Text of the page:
The Office of Refugee Resettlement (office) is a Federal agency within the United States Department of Health and Human Services. See 8 U.S.C. § 1521 (2012). The office was created to facilitate resettlement of refugees, including unaccompanied refugee minors. Pub. L. No. 96–212, 96th Cong., 2d Sess., Title I, § 101, Title IV, §§ 411, 412(d), 94 Stat. 102 (1980). Under that authority, the office provides foster care services and benefits to certain refugee children who are unaccompanied by a relative available to provide long-term care. In situations such as here, where a victim of trafficking is apprehended by the United States Department of Homeland Security, the child may be eligible for services under the office’s unaccompanied refugee minor program, in which case, the child is transferred to the care and custody of the office. Pub. L. No. 110-457, 110th Cong., 2d Sess., Title II, Subtitle B, § 212, 122 Stat. 5044 (2008).
 The minor child in this case turned eighteen on the date of argument. According to the director of the office, in April, 2015, the child was one of approximately 160 children and youths served by the Massachusetts unaccompanied refugee minors program. We consider this issue because it is important and fully briefed by the parties. See Commonwealth v. Barnes, 461 Mass. 644, 659 n.26 (2012), citing Wellesley College v. Attorney Gen., 313 Mass. 722, 731 (1943).
 We acknowledge the amicus brief filed by the United States Department of Justice.
 A pseudonym.
 On September 8, 2013, a perpetrator against the child pleaded guilty in a criminal case and was sentenced to 111 months in prison for solicitation of a minor.
 Victoria is diagnosed with disruptive mood dysregulation disorder and posttraumatic stress disorder.
 There is no evidence that any court, prior to action taken by the Suffolk Division of the Probate and Family Court Department, ever authorized the removal of the child from her mother’s custody or placed the child in State custody.
 Under Mass. R. A. P. 10 (a), as amended, 430 Mass. 1605 (1999), each appellant is required to pay a fee to docket the appeal within ten days after receiving notice of assembly of the record. The judge had designated both the Department of Children and Families (DCF) and the child as the aggrieved parties. The parties were notified of the assembly of record on July 3, 2014. Neither DCF nor the child docketed the appeal, and the case was dismissed on August 6, 2014.
 This regulation requires a State to “ensure that legal responsibility is established, including legal custody and/or guardianship . . . in accordance with applicable State law, for each unaccompanied minor who resettles in the State.” 45 C.F.R. § 400.115(a) (2012).
 Massachusetts was the last of the fifty States to adopt a version of the Uniform Child Custody Jurisdiction Act. Blakesley, Child Custody — Jurisdiction and Procedure, 35 Emory L.J. 291, 358 (1986).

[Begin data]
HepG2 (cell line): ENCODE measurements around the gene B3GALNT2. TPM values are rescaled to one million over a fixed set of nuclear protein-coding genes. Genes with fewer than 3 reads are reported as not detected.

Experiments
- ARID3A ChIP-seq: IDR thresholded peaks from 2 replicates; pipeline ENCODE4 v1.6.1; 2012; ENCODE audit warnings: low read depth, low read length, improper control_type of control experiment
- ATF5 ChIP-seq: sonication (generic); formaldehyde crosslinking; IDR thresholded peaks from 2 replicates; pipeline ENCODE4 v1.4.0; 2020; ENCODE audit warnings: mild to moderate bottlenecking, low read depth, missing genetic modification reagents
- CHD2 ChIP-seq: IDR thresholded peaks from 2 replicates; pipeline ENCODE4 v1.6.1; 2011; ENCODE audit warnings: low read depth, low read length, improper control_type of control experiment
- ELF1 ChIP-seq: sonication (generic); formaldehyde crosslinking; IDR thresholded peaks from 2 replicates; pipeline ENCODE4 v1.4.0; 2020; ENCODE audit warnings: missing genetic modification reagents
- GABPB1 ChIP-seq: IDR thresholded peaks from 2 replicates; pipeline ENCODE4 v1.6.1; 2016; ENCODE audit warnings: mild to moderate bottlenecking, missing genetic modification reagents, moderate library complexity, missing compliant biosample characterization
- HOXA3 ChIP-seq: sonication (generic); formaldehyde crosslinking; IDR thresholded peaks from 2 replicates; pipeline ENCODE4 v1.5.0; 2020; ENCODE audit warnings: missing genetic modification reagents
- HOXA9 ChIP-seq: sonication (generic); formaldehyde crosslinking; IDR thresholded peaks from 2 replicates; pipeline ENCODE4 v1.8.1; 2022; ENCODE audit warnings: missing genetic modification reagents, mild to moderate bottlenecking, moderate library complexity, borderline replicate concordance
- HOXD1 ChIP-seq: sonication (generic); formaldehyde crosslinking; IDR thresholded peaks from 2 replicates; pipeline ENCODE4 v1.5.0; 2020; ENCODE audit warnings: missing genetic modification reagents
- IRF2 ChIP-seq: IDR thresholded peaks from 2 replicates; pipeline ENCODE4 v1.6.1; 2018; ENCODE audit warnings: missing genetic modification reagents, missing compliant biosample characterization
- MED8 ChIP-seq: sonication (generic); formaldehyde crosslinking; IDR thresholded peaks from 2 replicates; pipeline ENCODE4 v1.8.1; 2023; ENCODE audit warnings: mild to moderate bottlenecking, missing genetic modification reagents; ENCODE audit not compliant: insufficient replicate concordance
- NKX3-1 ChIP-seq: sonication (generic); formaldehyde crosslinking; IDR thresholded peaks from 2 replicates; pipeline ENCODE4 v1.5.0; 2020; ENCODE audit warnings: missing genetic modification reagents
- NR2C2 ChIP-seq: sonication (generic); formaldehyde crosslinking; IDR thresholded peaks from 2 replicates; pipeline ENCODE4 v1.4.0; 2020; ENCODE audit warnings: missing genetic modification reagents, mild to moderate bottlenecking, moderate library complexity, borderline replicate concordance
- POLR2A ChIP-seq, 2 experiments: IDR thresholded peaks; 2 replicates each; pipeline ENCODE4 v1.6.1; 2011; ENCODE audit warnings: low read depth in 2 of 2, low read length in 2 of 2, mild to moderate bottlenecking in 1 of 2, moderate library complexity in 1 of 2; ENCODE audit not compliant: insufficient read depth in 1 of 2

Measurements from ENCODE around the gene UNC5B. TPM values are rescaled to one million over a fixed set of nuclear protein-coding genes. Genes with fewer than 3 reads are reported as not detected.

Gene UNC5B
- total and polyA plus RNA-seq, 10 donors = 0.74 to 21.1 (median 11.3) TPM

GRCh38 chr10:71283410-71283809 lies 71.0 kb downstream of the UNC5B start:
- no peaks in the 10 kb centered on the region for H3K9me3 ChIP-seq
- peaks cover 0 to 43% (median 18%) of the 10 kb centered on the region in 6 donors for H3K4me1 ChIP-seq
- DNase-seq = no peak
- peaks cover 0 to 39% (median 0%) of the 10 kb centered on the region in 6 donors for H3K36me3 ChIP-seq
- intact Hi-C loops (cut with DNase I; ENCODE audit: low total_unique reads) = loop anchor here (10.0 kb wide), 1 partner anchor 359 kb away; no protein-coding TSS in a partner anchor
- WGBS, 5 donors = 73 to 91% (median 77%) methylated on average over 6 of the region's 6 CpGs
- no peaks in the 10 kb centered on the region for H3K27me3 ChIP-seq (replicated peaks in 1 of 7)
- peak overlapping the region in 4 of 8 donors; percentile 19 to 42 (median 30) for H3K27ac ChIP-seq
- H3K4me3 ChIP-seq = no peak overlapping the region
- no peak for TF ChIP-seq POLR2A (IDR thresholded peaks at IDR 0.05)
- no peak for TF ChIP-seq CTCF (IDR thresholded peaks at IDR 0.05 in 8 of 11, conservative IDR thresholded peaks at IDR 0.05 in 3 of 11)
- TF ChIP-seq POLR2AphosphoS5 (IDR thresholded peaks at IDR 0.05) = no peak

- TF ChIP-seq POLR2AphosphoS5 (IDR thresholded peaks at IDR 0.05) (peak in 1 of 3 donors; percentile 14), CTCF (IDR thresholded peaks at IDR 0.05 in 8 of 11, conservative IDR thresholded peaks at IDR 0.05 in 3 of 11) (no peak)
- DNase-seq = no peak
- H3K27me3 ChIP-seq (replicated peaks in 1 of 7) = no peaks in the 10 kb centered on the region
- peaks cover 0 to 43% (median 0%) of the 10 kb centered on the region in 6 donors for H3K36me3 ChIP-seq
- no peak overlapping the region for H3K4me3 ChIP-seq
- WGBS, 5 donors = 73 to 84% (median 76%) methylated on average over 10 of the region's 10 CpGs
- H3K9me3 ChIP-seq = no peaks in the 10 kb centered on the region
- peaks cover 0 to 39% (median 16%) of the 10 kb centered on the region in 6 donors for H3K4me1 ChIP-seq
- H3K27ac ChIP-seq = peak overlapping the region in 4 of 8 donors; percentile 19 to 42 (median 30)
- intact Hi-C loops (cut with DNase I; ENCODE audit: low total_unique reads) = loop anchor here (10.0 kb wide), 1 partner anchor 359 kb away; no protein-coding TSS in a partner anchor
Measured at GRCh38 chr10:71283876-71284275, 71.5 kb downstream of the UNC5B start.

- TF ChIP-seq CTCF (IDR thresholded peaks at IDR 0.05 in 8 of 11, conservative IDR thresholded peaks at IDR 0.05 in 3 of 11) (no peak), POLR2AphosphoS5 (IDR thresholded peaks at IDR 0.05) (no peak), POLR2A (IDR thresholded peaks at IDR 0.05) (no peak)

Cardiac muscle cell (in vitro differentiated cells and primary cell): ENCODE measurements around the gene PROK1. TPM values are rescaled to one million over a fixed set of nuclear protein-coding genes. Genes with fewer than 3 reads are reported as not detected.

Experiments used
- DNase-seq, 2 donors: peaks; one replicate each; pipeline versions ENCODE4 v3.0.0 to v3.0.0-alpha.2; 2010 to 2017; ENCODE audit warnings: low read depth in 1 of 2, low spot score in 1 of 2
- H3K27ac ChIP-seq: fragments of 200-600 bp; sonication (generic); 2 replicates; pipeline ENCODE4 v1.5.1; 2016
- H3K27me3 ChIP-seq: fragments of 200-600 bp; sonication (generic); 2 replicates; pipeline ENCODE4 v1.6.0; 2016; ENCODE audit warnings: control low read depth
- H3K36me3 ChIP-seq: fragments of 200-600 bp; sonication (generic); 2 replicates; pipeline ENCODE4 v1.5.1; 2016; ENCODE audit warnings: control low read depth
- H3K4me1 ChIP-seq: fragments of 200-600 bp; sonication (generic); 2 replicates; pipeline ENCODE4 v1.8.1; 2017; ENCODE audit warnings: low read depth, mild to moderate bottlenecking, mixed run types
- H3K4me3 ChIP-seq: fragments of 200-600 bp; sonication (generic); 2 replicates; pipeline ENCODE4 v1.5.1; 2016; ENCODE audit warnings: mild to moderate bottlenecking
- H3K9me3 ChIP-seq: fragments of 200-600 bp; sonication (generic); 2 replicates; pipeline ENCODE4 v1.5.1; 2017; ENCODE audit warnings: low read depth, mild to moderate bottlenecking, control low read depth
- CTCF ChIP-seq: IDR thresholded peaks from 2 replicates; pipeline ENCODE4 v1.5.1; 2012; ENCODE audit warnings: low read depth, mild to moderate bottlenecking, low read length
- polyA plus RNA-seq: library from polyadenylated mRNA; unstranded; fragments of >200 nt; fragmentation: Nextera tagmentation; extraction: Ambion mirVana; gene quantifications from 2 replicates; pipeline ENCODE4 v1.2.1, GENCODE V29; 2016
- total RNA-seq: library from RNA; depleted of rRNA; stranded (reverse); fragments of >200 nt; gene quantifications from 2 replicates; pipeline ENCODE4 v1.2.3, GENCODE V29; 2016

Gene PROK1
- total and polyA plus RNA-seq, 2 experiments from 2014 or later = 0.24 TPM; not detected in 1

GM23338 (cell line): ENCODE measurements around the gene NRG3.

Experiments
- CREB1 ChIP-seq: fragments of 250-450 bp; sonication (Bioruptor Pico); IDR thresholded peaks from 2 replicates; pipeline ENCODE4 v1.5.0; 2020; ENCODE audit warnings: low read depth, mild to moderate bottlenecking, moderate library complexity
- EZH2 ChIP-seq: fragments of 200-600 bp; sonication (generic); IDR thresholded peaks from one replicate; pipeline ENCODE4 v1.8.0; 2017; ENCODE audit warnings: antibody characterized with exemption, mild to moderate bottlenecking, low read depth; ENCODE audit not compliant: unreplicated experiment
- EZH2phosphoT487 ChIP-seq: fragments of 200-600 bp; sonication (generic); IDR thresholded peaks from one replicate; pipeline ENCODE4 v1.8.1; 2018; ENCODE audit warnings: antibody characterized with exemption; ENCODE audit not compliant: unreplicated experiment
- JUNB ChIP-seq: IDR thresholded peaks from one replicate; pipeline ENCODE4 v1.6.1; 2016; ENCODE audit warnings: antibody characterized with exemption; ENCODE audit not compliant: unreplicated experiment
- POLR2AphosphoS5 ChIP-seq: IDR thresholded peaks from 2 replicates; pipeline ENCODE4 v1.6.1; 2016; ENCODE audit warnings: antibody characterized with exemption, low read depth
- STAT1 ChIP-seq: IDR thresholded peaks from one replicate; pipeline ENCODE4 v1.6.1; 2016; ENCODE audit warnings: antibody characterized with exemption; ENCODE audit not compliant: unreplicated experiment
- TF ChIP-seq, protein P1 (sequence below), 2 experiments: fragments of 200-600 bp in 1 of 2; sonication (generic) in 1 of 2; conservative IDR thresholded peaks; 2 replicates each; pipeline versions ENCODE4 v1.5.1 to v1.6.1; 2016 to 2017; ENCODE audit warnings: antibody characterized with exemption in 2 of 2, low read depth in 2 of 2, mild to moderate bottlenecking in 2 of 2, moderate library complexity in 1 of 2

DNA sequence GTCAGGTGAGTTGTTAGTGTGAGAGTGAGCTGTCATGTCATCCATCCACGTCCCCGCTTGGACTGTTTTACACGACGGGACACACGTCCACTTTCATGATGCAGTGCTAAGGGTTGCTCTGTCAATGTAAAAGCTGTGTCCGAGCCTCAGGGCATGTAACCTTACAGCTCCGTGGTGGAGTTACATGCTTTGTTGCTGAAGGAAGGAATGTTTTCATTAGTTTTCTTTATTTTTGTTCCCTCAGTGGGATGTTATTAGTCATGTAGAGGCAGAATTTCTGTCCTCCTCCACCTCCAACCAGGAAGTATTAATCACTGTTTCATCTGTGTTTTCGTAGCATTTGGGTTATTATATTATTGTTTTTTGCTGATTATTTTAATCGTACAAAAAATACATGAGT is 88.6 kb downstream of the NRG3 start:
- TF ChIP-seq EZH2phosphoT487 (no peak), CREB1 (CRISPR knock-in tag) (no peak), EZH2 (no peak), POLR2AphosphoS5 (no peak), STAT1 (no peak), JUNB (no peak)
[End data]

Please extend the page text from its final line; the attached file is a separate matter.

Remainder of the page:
Consistent with the underlying purpose of G. L. c. 209B to allow for uniform treatment of custody issues by an appropriate court, the statute creates an exception to the residency requirement if Massachusetts would be the child’s home State except that the child is absent from the State “because of his or her removal or retention” by a person claiming custody and a parent or a person acting as parent continues to reside in the Commonwealth. G. L. c. 209B, § 2 (a) (1). In these circumstances, the residency requirement is satisfied even though the child is absent from the Commonwealth. This clause is not applicable to the facts of this case.
 If a child is less than six months old, the timing requirement begins at birth. G. L. c. 209B, § 1. Further, “[p]eriods of temporary absence of any of the named persons are counted as part of the [six]–month or other period.” Id. These provisions are not applicable to the facts of this case.
 Many years after the Massachusetts Child Custody Jurisdiction Act was enacted, in 1997, the uniform act was revised and included a definition of “person,” which accorded legal status to government agencies and other entities that might have a custodial relationship with the child. Uniform Child Custody Jurisdiction and Enforcement Act (revised uniform act), 9 U.L.A. § 101 (Master ed. 1999). Under the revised uniform act, “person” is defined as “an individual, corporation, business trust, estate, trust, partnership, limited liability company, association, joint venture, government; governmental subdivision, agency, or instrumentality; public corporation; or any other legal or commercial entity.” Id. at § 102(12). This definition was added “to ensure that the provisions of this Act apply when the State is the moving party in a custody proceeding or has legal custody of a child.” Id. at § 102 comment.
 See note 11, supra.
 Although Texas law is not applicable to our analysis, we note that it is questionable whether Texas would be Victoria’s home State under its laws. Texas has adopted the revised uniform act, which defines “person acting as a parent” differently from the uniform act and from the Massachusetts act. Compare Tex. Family Code Ann. § 152.102(13) (Thomson Reuters 2014) and revised uniform act, 9 U.L.A. § 102(13), with G. L. c. 209B, § 1, and uniform act, 9 U.L.A. § 2(9). Under Texas law, a “person acting as a parent” means “a person, other than a parent, who: (A) has physical custody of the child or has had physical custody for a period of six consecutive months, including any temporary absence, within one year immediately before the commencement of a child custody proceeding; and (B) has been awarded legal custody by a court or claims a right to legal custody under the law of this [S]tate.” Tex. Family Code Ann. § 152.102(13). The Commonwealth argues that the office is not a person acting as a parent under Texas law because it had not been awarded legal custody “under the law of this [S]tate,” Texas, and instead had been awarded legal custody under Federal law.